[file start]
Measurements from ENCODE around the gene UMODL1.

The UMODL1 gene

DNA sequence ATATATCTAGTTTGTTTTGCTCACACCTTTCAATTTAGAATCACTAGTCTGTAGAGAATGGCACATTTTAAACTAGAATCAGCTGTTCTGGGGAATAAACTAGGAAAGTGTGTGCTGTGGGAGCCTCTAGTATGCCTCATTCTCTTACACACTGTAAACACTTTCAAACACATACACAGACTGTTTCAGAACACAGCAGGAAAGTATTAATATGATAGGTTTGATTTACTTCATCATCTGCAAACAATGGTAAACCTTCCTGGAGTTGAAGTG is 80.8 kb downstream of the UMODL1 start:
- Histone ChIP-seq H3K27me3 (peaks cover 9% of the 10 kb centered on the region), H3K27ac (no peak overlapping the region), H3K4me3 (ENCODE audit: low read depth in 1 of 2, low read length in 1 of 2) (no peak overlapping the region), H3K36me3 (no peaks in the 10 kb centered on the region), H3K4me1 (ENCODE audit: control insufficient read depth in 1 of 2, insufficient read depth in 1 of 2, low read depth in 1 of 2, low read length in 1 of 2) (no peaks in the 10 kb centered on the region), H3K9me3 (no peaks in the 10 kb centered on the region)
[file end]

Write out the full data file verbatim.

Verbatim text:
Measurements from ENCODE around the gene UMODL1.

The UMODL1 gene

DNA sequence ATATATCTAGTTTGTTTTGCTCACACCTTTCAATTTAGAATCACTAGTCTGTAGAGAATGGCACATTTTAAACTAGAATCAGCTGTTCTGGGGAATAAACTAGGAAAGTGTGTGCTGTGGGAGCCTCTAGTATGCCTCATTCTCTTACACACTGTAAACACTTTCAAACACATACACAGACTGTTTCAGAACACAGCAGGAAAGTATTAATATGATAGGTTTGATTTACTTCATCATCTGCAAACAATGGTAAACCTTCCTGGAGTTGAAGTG is 80.8 kb downstream of the UMODL1 start:
- Histone ChIP-seq H3K27me3 (peaks cover 9% of the 10 kb centered on the region), H3K27ac (no peak overlapping the region), H3K4me3 (ENCODE audit: low read depth in 1 of 2, low read length in 1 of 2) (no peak overlapping the region), H3K36me3 (no peaks in the 10 kb centered on the region), H3K4me1 (ENCODE audit: control insufficient read depth in 1 of 2, insufficient read depth in 1 of 2, low read depth in 1 of 2, low read length in 1 of 2) (no peaks in the 10 kb centered on the region), H3K9me3 (no peaks in the 10 kb centered on the region)